Feds Continue Fight Against WA Law Protecting Hanford Workers

16 Aug, 2019 Liz Carey


Richland, WA (WorkersCompensation.com) – The federal government is continuing to fight a new Washington-state law that eases requirements for workers at that state’s nuclear weapons facilities to get state workers’ compensation.

According to court records, the U.S. Department of Justice filed a notice of appeal with the U. S. 9th Circuit Court of Appeals over a lawsuit it lost in U. S. District Court in Eastern Washington in June.

In 2018, Washington state legislators passed a law that significantly eased the requirements for workers who became ill at Hanford Nuclear Weapons Site, and their families. The Hanford Site produced plutonium for America’s nuclear weapons program. The site is currently being cleaned of radioactive and hazardous chemicals.

Under the new legislation, Washington’s Department of Labor and Industries would presume that exposure to radiation and hazardous chemicals was the cause of a host of neurological or respiratory illnesses, as well as many cancers and some heart conditions.

Hanford is considered one of the “most radioactive waste sites” in America covering 200 square miles of contaminated groundwater and including 53 million gallons of liquid waste, 25 million cubic feet of solid waste. The site was a facility for enriching plutonium during World War II and the Cold War, and is where more than 60,000 nuclear warheads were made. The facility closed in 1987.

When the law took place in June of 2018, the federal government sued saying that the new law attempted to regulate the federal government and “discriminate against it” because of the increased liability for workers’ compensation for the federal government.

In fact, the new legislation makes it very easy to qualify for workers’ compensation for those workers.

To qualify for the eased compensation rules, workers only need or needed to be employed at a work area at Hanford for a single eight-hour shift. The new legislation has no statute of limitations. According to the federal government, it would allow current and former Hanford employees, or their survivors, to file new claims, or to refile claims that had been denied.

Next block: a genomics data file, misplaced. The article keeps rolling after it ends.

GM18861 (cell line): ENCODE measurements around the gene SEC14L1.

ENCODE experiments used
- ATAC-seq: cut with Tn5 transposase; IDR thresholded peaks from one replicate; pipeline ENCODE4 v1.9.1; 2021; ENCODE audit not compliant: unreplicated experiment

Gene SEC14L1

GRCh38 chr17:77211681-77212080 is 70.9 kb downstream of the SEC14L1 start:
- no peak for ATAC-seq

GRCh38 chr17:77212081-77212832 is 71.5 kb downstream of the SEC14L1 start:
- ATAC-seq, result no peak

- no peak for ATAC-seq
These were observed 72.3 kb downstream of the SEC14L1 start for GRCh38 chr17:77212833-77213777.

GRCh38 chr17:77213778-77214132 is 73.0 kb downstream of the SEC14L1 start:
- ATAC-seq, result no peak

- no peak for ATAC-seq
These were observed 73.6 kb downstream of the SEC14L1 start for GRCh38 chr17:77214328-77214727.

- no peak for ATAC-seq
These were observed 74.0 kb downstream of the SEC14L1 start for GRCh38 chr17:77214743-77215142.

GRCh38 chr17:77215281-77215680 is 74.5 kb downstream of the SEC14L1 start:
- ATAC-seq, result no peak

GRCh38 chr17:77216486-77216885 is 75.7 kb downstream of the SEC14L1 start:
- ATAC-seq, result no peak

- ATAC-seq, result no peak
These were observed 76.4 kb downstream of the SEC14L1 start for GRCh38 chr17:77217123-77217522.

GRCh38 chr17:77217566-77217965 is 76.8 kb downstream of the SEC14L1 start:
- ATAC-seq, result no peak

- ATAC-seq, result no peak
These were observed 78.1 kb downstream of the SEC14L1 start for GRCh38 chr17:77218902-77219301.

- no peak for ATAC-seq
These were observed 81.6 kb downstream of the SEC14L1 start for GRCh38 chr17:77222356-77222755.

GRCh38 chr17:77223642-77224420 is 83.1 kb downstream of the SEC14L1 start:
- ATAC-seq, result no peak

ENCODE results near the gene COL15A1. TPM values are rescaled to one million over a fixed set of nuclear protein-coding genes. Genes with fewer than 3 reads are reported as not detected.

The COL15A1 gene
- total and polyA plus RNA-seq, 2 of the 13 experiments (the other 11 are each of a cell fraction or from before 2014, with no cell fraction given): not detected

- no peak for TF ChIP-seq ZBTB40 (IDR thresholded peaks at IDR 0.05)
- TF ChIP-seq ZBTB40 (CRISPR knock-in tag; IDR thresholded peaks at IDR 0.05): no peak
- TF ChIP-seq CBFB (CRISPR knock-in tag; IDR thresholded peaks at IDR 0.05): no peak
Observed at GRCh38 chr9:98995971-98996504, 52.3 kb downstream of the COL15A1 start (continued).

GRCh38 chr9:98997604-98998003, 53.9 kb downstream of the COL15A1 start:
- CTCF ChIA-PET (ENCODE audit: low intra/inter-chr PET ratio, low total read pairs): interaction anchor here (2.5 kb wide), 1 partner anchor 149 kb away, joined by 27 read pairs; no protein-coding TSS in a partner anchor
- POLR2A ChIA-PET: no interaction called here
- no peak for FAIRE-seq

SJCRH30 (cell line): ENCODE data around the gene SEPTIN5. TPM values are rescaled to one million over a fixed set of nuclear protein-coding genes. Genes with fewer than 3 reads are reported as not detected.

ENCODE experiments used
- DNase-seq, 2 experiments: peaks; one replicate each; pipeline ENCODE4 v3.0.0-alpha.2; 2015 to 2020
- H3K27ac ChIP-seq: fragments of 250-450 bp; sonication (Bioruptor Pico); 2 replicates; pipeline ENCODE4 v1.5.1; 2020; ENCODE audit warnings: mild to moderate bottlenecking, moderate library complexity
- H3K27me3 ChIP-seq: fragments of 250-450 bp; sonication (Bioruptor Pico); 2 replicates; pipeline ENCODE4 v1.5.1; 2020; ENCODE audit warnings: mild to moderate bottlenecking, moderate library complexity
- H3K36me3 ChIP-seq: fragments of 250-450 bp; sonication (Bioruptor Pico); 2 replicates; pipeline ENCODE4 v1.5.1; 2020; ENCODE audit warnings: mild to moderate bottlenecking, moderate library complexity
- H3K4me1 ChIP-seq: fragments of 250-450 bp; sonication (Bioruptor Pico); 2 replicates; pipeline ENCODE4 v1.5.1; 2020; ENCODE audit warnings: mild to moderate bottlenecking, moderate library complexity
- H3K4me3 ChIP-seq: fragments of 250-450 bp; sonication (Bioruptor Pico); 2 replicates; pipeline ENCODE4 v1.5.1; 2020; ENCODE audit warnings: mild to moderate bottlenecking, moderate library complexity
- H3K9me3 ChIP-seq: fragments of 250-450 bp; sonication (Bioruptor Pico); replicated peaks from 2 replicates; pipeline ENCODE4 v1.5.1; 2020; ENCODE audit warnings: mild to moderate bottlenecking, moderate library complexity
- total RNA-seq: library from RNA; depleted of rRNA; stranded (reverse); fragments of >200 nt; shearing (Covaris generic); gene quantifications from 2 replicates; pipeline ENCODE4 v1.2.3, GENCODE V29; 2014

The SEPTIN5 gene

As of July, only 131 claims had been filed. Of those, 60 had been approved, 20 have been rejected and the rest are pending. The federal government has paid out nearly $2 billion in reimbursement claims to Hanford employees or their families, and to workers of Pacific Northwest National Laboratory, or their surviving family members, court records show. 

Officials estimate the new legislation could make the federal government responsible for another nearly 100,000 claims.

This past June, Judge Stanley Bastian ruled that the law did not violate the Supremacy Clause of the U. S. Constitution. 

“The court appropriately rejected the Trump administration’s attempt to undermine our state protections for Hanford workers,” Washington state Attorney General Bob Ferguson said at the time, according to the Tri-City Herald. “Hanford workers do incredibly important work cleaning up the federal government’s nuclear program. If they get sick as a result, they deserve the ability to access the benefits they have earned.”

Previously, both state and federal officials had agreed to let the judge decide on the case without it going to trial, and it was thought that the case had come to a close. The federal government’s notice of appeal re-opens the proceedings.


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    About The Author

    • Liz Carey

      Liz Carey has worked as a writer, reporter and editor for nearly 25 years. First, as an investigative reporter for Gannett and later as the Vice President of a local Chamber of Commerce, Carey has covered everything from local government to the statehouse to the aerospace industry. Her work as a reporter, as well as her work in the community, have led her to become an advocate for the working poor, as well as the small business owner.

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